Sexual misconduct policy Members of the Vassar College community, guests, and visitors have the right to be free from sexual violence. Vassar College believes in a zero tolerance policy for gender-based sexual misconduct, and the college is committed to fostering a community that promotes the prompt reporting of sexual misconduct and timely and fair resolution of sexual misconduct complaints. The expectations of our community regarding sexual misconduct can be summarized as follows:
East Carolina University, a constituent institution of the University of North Carolina, strives to be a national model for student success, public service and regional transformation and is built upon tolerance, civility, and mutual respect.
Consistent with these values, the University is committed to providing a safe and non-discriminatory learning, living, and working environment for all members of the University community.
The University prohibits unlawful discrimination on the basis of sex or gender in any of its education or employment programs and activities. These forms of Prohibited Conduct may be unlawful, undermine the character and purpose of the University, and will not be tolerated.
The University adopts this Regulation with a commitment to: Employees or Students who violate this Regulation may face disciplinary action up to and including termination or expulsion.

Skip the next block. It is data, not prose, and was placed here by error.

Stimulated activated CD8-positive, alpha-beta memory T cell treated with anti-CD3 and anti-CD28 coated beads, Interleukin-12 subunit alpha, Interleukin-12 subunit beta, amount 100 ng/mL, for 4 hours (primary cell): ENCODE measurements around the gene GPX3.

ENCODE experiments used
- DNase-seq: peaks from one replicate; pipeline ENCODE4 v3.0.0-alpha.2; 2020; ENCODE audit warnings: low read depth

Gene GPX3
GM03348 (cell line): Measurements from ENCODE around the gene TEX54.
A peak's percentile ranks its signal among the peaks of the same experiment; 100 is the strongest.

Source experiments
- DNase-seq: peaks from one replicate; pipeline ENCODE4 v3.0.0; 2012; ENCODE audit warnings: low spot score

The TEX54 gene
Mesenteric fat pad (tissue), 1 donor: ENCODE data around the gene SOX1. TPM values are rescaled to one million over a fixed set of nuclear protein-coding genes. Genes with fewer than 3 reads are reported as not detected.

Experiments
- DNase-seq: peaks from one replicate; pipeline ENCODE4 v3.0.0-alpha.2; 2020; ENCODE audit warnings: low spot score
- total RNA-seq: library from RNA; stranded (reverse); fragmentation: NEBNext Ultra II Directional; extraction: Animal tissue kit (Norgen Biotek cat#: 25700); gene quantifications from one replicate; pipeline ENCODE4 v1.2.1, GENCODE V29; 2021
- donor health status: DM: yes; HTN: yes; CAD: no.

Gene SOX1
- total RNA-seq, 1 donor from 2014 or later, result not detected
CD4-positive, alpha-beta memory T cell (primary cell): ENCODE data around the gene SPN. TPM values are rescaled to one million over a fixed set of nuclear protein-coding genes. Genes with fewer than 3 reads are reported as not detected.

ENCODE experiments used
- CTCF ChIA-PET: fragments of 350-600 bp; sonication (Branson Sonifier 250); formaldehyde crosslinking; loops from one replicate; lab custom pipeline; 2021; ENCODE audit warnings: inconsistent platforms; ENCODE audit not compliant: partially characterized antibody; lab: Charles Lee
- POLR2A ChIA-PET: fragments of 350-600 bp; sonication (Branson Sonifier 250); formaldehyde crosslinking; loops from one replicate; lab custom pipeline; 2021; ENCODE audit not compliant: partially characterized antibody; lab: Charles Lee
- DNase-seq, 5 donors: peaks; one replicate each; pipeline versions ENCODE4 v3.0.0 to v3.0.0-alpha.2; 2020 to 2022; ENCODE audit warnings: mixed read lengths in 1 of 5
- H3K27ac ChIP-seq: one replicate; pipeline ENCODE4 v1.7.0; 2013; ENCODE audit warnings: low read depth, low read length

The University will take prompt and equitable action to eliminate Prohibited Conduct, prevent its recurrence, and remedy its effects. The Sexual and gender based violence in conducts ongoing prevention, awareness, and training programs for Employees and Students to facilitate the goals of this Regulation.
Every member of the University community should foster an environment free of Prohibited Conduct. All members of the University community are encouraged to take reasonable and prudent actions to prevent or stop an act of Prohibited Conduct.
The University will support and assist community members who take such actions. This Regulation applies to all reports of Prohibited Conduct occurring on or after the effective date of this Regulation. Where the date of the Prohibited Conduct precedes the effective date of this Regulation, the definitions of misconduct in existence at the time of the alleged incident s will be used.
The procedures under this Regulation, however, will be used to investigate and resolve all reports made on or after the effective date of this Regulation, regardless of when the incident s occurred.
|UNMISS workshop seeks to end sexual and gender-based violence in South Sudan | UNMISS||It encompasses threats of violence and coercion.|